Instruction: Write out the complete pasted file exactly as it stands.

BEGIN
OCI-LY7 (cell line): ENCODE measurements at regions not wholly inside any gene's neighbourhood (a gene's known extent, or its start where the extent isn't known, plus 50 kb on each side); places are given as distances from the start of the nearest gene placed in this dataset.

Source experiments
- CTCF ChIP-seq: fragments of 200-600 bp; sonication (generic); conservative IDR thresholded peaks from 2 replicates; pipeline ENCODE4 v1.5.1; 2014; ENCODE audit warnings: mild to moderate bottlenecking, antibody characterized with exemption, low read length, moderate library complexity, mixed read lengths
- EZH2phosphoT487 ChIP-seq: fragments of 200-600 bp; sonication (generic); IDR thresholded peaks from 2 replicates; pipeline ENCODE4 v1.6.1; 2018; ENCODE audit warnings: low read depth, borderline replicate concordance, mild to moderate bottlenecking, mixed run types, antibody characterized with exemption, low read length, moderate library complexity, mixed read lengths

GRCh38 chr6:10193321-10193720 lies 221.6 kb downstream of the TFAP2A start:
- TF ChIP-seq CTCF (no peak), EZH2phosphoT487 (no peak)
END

OCI-LY7 (cell line): ENCODE measurements at regions not wholly inside any gene's neighbourhood (a gene's known extent, or its start where the extent isn't known, plus 50 kb on each side); places are given as distances from the start of the nearest gene placed in this dataset.

Source experiments
- CTCF ChIP-seq: fragments of 200-600 bp; sonication (generic); conservative IDR thresholded peaks from 2 replicates; pipeline ENCODE4 v1.5.1; 2014; ENCODE audit warnings: mild to moderate bottlenecking, antibody characterized with exemption, low read length, moderate library complexity, mixed read lengths
- EZH2phosphoT487 ChIP-seq: fragments of 200-600 bp; sonication (generic); IDR thresholded peaks from 2 replicates; pipeline ENCODE4 v1.6.1; 2018; ENCODE audit warnings: low read depth, borderline replicate concordance, mild to moderate bottlenecking, mixed run types, antibody characterized with exemption, low read length, moderate library complexity, mixed read lengths

GRCh38 chr6:10193321-10193720 lies 221.6 kb downstream of the TFAP2A start:
- TF ChIP-seq CTCF (no peak), EZH2phosphoT487 (no peak)